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One-year SGR patch passes House despite fierce opposition

The U.S. House of Representatives this morning passed H.R. 4302, a one-year Sustainable Growth Rate patch, despite widespread opposition by the Wisconsin Medical Society, the American Medical Association and most of organized medicine.

The bill was introduced late Tuesday, and on Wednesday the Society, AMA and nearly 100 other organizations urged House members to vote no. Unfortunately, under a suspension of rules, the House passed the SGR patch by voice vote, even though it appeared that many members were opposed.

“Instead of reforming the Medicare physician payment system, Congress seems intent on imposing yet another round of arbitrary provider payment reductions to maintain a corrosive policy, which essentially every member of Congress says should be scrapped,” said Society CEO Rick Abrams, JD.

The Society opposed H.R. 4302 because it kills the momentum and progress made to date on bipartisan policy agreements and bills that would finally replace the flawed Medicare physician payment system: H.R. 4015/ S. 2000, the SGR Repeal and Medicare Provider Payment Modernization Act of 2014.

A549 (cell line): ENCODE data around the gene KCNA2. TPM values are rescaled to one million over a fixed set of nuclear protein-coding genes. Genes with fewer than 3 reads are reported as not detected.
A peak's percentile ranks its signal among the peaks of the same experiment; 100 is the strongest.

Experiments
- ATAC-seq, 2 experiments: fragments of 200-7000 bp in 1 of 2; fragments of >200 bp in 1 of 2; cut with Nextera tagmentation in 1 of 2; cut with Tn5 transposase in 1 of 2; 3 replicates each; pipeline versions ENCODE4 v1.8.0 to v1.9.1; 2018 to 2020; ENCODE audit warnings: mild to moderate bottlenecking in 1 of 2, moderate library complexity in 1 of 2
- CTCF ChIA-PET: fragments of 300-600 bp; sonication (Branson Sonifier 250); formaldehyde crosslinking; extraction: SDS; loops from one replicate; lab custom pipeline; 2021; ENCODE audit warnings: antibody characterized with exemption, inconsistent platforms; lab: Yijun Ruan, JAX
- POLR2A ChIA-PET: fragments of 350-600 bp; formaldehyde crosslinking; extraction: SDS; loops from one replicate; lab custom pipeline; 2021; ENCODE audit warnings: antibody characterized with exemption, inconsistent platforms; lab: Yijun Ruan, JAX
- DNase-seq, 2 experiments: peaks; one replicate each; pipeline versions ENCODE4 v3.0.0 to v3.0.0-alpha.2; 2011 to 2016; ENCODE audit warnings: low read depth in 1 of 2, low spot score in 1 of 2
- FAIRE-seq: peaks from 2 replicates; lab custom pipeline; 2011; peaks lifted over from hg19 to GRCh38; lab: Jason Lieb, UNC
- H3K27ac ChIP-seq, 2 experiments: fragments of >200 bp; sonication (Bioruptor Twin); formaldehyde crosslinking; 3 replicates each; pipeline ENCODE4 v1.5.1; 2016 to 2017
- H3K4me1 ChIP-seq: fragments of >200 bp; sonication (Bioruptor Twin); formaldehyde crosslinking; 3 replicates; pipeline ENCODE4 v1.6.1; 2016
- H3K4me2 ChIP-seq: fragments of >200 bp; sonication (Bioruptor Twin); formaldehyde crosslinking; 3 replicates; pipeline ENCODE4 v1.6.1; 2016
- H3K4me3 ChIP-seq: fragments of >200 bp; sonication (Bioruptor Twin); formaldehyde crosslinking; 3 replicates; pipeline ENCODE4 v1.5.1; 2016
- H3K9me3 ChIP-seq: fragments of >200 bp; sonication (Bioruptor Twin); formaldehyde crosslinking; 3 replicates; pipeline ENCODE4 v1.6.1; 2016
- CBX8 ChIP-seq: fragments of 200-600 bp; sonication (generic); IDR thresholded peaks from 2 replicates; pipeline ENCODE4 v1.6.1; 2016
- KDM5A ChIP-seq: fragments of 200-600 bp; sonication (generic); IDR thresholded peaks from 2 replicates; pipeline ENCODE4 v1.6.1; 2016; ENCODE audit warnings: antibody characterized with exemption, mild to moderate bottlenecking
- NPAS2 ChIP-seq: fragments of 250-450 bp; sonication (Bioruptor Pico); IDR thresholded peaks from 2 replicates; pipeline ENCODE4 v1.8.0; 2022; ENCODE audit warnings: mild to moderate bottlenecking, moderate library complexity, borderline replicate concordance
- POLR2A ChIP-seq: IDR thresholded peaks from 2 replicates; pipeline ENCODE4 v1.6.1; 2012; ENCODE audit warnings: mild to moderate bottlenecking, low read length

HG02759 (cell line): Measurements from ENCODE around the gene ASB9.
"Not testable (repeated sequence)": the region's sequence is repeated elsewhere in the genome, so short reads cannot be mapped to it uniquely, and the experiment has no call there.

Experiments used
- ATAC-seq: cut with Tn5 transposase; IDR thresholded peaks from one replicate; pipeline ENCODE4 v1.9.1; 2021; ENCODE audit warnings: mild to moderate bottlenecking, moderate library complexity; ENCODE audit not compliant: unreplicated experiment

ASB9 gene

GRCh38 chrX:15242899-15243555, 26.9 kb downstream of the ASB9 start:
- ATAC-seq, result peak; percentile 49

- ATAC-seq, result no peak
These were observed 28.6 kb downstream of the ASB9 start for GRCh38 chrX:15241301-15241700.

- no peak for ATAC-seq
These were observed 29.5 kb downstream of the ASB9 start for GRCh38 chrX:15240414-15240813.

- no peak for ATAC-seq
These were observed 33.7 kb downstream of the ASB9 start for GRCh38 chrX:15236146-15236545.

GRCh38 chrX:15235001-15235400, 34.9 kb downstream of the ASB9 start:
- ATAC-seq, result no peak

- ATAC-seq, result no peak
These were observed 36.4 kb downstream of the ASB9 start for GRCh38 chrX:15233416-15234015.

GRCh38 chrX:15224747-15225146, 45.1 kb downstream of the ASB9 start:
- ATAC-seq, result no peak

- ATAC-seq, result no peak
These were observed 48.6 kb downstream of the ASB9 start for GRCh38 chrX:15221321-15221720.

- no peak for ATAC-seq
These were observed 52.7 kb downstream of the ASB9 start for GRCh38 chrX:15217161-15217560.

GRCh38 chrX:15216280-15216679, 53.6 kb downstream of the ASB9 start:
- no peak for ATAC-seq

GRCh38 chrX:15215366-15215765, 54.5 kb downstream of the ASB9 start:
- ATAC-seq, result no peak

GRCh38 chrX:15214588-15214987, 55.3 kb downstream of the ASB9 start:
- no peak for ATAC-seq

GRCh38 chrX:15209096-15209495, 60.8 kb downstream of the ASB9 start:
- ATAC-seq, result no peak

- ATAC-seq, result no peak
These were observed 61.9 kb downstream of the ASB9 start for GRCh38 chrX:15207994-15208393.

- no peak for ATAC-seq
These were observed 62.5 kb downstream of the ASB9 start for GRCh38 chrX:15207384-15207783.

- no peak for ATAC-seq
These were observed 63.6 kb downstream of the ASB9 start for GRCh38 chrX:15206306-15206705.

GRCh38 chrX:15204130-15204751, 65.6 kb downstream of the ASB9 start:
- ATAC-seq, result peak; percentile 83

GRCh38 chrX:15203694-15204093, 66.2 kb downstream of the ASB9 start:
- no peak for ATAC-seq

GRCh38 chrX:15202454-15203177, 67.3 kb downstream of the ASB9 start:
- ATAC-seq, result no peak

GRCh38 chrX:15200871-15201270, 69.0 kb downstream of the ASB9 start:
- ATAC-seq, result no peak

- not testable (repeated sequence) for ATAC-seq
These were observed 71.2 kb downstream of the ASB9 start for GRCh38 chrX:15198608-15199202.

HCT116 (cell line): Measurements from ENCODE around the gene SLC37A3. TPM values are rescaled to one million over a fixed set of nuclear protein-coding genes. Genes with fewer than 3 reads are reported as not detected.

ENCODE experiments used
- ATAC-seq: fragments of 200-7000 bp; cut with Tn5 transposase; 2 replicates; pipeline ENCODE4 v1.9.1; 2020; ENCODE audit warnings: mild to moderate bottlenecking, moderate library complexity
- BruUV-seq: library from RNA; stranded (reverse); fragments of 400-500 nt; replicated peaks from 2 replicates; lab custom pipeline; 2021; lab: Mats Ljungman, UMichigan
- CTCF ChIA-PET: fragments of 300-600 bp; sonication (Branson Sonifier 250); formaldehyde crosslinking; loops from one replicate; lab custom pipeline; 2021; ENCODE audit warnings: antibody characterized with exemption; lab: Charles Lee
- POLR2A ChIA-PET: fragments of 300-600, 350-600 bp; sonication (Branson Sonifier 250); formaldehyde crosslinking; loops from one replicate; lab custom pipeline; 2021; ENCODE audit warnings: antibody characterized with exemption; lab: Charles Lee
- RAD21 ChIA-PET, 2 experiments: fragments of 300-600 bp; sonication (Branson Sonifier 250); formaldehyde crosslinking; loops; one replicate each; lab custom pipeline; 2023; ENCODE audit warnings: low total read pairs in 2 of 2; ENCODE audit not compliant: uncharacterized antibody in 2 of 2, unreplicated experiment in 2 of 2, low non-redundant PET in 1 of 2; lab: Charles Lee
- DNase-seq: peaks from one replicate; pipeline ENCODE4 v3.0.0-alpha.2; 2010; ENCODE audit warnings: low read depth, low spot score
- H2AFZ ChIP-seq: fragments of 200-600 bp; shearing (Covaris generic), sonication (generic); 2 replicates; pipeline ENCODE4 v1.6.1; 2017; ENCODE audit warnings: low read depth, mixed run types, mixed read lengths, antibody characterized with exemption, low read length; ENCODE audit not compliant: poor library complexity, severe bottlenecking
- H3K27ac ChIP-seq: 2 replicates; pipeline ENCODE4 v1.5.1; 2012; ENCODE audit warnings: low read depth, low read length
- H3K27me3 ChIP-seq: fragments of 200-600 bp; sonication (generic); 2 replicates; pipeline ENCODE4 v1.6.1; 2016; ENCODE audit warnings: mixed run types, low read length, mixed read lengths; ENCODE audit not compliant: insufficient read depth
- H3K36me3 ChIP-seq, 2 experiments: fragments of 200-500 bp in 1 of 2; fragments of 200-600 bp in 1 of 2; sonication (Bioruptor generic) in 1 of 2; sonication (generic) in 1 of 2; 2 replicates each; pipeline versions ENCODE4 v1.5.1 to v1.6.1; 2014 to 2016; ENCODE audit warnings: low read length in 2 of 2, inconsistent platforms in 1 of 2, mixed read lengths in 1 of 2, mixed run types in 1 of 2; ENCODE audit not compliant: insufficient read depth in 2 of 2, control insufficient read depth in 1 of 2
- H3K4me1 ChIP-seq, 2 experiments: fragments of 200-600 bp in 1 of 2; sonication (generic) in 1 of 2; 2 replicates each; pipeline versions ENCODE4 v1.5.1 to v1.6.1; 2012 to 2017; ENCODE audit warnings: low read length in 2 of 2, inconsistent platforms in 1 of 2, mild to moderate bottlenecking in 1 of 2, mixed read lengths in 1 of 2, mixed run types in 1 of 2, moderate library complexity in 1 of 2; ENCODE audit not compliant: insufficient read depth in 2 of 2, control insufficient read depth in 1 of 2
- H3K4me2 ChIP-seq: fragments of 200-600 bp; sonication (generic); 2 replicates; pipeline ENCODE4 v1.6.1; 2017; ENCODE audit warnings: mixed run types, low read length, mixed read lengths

“By extending the Medicare provider sequester and ‘cherry picking’ a number of cost-savings provisions included in the bipartisan, bicameral framework, the (bill) actually undermines future passage of the permanent repeal framework,” said AMA president Dr. Ardis Dee Hoven, in a statement. “Further, it would perpetuate the program instability that now impedes the development and adoption of healthcare delivery and payment innovation that can improve healthcare and strengthen the Medicare program.”

Among the provisions included in H.R. 4302, is a “pay-for” of $4 billion over 11 years that authorizes the Secretary of Health and Human Services to change and address misvalued diagnostic codes. The bill also fails to include the Medicare data provision language the Society had worked successfully to include in the Medicare reform bills (H.R. 4015 and S. 2000); and it delays the ICD-10 implementation date until October 2015.

Attention now turns to the U.S. Senate, which must decide how to react just days before the scheduled 24 percent reduction to physician reimbursement takes effect April 1. The Society will continue to urge Senate members to renew the tremendous bipartisan progress made previously through H.R. 4015/ S. 2000.

Back to March 27, 2014 Medigram